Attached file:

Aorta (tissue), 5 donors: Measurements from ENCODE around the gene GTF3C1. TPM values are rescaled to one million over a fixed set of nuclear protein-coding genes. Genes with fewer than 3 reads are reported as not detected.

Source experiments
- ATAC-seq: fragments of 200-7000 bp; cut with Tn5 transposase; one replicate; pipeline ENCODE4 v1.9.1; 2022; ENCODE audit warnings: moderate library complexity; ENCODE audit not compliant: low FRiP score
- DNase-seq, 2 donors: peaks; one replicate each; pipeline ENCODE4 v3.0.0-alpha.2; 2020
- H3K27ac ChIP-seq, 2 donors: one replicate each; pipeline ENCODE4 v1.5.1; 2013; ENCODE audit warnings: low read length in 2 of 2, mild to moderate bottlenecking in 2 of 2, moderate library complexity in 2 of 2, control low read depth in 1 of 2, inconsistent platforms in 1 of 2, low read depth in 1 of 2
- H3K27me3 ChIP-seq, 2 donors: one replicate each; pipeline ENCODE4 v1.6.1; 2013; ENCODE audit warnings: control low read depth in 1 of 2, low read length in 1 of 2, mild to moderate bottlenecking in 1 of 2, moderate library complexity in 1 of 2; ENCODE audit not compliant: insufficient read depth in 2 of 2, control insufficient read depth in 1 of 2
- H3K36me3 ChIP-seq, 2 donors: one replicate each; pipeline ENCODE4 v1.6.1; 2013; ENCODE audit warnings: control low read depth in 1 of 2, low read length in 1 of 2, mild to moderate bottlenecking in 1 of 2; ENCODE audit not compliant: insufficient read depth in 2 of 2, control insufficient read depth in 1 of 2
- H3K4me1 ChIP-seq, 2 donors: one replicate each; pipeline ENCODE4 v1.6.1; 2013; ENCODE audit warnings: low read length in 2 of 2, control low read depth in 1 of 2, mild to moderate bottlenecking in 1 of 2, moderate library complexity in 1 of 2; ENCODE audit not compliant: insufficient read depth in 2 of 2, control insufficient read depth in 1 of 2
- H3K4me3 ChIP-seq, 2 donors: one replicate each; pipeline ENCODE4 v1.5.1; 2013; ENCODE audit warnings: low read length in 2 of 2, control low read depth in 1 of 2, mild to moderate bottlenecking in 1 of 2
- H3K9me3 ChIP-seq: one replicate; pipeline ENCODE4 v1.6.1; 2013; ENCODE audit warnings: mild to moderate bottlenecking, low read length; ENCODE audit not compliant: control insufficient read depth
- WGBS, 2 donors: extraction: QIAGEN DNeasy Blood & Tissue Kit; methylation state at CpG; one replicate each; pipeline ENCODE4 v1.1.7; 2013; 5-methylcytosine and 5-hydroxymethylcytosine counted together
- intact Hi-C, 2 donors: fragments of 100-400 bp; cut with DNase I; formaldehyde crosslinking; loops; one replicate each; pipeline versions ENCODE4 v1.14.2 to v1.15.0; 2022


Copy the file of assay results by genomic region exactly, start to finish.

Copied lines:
Aorta (tissue), 5 donors: Measurements from ENCODE around the gene GTF3C1. TPM values are rescaled to one million over a fixed set of nuclear protein-coding genes. Genes with fewer than 3 reads are reported as not detected.

Source experiments
- ATAC-seq: fragments of 200-7000 bp; cut with Tn5 transposase; one replicate; pipeline ENCODE4 v1.9.1; 2022; ENCODE audit warnings: moderate library complexity; ENCODE audit not compliant: low FRiP score
- DNase-seq, 2 donors: peaks; one replicate each; pipeline ENCODE4 v3.0.0-alpha.2; 2020
- H3K27ac ChIP-seq, 2 donors: one replicate each; pipeline ENCODE4 v1.5.1; 2013; ENCODE audit warnings: low read length in 2 of 2, mild to moderate bottlenecking in 2 of 2, moderate library complexity in 2 of 2, control low read depth in 1 of 2, inconsistent platforms in 1 of 2, low read depth in 1 of 2
- H3K27me3 ChIP-seq, 2 donors: one replicate each; pipeline ENCODE4 v1.6.1; 2013; ENCODE audit warnings: control low read depth in 1 of 2, low read length in 1 of 2, mild to moderate bottlenecking in 1 of 2, moderate library complexity in 1 of 2; ENCODE audit not compliant: insufficient read depth in 2 of 2, control insufficient read depth in 1 of 2
- H3K36me3 ChIP-seq, 2 donors: one replicate each; pipeline ENCODE4 v1.6.1; 2013; ENCODE audit warnings: control low read depth in 1 of 2, low read length in 1 of 2, mild to moderate bottlenecking in 1 of 2; ENCODE audit not compliant: insufficient read depth in 2 of 2, control insufficient read depth in 1 of 2
- H3K4me1 ChIP-seq, 2 donors: one replicate each; pipeline ENCODE4 v1.6.1; 2013; ENCODE audit warnings: low read length in 2 of 2, control low read depth in 1 of 2, mild to moderate bottlenecking in 1 of 2, moderate library complexity in 1 of 2; ENCODE audit not compliant: insufficient read depth in 2 of 2, control insufficient read depth in 1 of 2
- H3K4me3 ChIP-seq, 2 donors: one replicate each; pipeline ENCODE4 v1.5.1; 2013; ENCODE audit warnings: low read length in 2 of 2, control low read depth in 1 of 2, mild to moderate bottlenecking in 1 of 2
- H3K9me3 ChIP-seq: one replicate; pipeline ENCODE4 v1.6.1; 2013; ENCODE audit warnings: mild to moderate bottlenecking, low read length; ENCODE audit not compliant: control insufficient read depth
- WGBS, 2 donors: extraction: QIAGEN DNeasy Blood & Tissue Kit; methylation state at CpG; one replicate each; pipeline ENCODE4 v1.1.7; 2013; 5-methylcytosine and 5-hydroxymethylcytosine counted together
- intact Hi-C, 2 donors: fragments of 100-400 bp; cut with DNase I; formaldehyde crosslinking; loops; one replicate each; pipeline versions ENCODE4 v1.14.2 to v1.15.0; 2022